The image shot around China’s mobile screens like a still of real-life horror movie. A stocky police officer standing over the body of a woman in a purple coat, a police van in the backdrop. Her lifeless face is framed by the officer’s shoes and the cold asphalt. According to witnesses, this was the price she paid for challenging her boss.
— China Xinhua News (@XHNews) December 30, 2014
The scene, now known in China as the “December 13” or 12/13 incident, is now an international news story because it was caught on video, but it represents in many ways business as usual for China’s migrant workforce. Moving in droves from rural areas into cities, they jump from one poverty-wage job to another, braving dangerous working conditions and rampant wage theft and exploitation. They often have virtually no legal recourse, because they lack an enforceable contract. Like undocumented immigrants, China’s live on the rough edge of the urban economy, barely able to secure housing and food, much less sue for back pay.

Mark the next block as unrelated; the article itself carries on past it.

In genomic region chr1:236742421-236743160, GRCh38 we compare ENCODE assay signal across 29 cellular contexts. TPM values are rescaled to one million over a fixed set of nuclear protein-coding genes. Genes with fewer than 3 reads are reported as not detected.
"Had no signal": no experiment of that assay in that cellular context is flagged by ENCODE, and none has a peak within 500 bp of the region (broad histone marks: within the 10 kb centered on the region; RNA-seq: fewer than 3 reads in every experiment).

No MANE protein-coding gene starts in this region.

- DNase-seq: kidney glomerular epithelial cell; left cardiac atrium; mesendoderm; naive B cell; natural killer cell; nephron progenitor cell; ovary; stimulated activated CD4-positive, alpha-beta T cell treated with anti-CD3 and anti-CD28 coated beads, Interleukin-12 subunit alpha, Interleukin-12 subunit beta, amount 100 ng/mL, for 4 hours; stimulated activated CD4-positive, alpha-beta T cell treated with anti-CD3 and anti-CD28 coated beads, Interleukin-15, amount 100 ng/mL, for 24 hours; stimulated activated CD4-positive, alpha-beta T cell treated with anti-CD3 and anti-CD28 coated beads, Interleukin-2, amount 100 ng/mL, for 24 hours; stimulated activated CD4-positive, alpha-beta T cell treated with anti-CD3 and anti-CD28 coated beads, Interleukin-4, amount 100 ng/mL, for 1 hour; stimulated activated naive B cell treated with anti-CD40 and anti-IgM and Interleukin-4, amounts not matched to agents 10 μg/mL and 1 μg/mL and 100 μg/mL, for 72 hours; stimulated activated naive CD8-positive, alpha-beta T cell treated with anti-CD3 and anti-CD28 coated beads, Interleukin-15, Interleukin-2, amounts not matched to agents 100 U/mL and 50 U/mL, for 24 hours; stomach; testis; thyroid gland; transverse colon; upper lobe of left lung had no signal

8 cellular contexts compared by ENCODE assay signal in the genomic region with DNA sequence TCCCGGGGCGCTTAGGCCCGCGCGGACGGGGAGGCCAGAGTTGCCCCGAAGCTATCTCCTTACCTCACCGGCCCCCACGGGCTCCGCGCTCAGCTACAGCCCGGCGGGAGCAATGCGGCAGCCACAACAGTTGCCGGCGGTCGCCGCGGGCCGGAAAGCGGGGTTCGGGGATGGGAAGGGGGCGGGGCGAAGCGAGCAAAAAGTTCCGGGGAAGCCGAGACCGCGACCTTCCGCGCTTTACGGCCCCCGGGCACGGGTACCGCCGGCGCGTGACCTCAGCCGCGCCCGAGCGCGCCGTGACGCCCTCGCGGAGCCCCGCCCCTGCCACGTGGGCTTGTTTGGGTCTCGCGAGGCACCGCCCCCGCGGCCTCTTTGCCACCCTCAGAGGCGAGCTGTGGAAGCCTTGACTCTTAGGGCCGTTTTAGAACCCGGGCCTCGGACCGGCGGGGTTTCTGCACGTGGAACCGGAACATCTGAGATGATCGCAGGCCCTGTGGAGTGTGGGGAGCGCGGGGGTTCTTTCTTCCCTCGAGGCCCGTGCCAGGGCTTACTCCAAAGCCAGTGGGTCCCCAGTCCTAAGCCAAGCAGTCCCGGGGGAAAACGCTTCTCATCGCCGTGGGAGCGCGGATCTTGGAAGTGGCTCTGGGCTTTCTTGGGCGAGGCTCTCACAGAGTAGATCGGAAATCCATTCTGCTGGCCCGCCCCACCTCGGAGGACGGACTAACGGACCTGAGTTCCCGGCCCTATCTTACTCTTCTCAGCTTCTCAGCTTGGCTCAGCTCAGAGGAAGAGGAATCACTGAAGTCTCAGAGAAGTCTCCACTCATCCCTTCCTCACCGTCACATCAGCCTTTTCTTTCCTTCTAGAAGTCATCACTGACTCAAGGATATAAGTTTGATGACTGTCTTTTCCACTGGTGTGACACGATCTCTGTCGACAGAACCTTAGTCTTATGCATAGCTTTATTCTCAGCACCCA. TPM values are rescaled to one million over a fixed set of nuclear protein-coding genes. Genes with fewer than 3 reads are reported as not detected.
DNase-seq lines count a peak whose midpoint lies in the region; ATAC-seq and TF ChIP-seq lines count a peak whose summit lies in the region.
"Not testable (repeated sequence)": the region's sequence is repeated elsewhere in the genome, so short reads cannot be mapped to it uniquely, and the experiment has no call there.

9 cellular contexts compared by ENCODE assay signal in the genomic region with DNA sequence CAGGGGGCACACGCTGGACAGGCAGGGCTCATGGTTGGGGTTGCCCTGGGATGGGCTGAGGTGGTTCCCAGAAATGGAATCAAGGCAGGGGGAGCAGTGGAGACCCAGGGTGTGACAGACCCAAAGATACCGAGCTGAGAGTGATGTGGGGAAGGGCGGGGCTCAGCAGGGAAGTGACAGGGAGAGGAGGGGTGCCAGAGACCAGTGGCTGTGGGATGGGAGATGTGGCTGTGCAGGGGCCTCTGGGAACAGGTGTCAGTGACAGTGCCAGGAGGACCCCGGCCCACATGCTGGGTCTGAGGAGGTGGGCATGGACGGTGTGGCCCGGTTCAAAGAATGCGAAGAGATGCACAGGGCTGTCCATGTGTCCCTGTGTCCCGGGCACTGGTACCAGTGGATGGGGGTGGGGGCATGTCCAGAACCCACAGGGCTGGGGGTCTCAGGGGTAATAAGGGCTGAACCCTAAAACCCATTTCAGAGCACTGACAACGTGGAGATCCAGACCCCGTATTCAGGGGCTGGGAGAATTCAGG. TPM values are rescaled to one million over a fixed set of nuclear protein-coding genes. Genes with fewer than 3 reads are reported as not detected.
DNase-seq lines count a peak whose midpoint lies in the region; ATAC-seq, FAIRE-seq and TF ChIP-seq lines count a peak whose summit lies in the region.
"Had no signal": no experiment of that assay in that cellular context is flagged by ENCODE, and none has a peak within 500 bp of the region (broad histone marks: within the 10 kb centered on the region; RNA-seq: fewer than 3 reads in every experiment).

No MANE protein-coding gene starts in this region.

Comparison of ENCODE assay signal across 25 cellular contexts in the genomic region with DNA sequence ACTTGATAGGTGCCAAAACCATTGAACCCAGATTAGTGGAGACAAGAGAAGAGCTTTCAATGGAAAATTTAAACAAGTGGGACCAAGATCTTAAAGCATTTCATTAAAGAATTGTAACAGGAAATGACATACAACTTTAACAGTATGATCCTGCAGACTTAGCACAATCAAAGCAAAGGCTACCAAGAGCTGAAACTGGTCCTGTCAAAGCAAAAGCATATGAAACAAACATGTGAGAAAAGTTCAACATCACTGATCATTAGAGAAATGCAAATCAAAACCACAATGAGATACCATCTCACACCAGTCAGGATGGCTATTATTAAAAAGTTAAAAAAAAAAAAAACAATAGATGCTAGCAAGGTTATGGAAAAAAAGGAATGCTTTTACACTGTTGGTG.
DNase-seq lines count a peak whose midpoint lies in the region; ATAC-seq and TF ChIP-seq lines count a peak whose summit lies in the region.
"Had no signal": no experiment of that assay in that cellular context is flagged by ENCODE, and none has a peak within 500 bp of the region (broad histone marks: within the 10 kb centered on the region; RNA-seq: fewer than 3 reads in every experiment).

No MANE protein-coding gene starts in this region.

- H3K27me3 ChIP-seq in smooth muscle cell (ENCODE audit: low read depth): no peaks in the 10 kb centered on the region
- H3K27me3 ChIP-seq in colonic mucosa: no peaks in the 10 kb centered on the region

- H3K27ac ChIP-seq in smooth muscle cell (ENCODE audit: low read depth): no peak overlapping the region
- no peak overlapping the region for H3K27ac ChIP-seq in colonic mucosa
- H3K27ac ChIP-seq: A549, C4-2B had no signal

The woman was Zhou Xiuyun, a 47-year-old mother from Henan Province. She had reportedly approached the site of a construction company in Taiyuan City, Shanxi, in a group of more than ten workers who were owed back wages. A clash with police ensued, and at some point the woman was assaulted, her neck was twisted and she was left on the ground in the biting winter air, unresponsive. Her husband was reportedly also beaten, ending up with several broken ribs, and later complained that the officers ignored his pleas for help and “accused her of playing dead.”
The visual details of the video are in dispute, but authorities appear to be responding to widespread outrage. This week, state media reported that authorities have arrested three police officers in the ongoing investigation, charging one with directly causing her death and two others with “abusing their power.”
But the more profound abuse of power is built into the very edifice of the country’s modernization agenda. This week a coalition of scholars from mainland and Hong Kong universities issued an open letter citing the death of Zhou as emblematic of systemic hardships besetting migrants across China. “This event reflects not only unlawful police conduct,” they wrote, “but also the hardships facing as many as 40 million migrant construction workers.”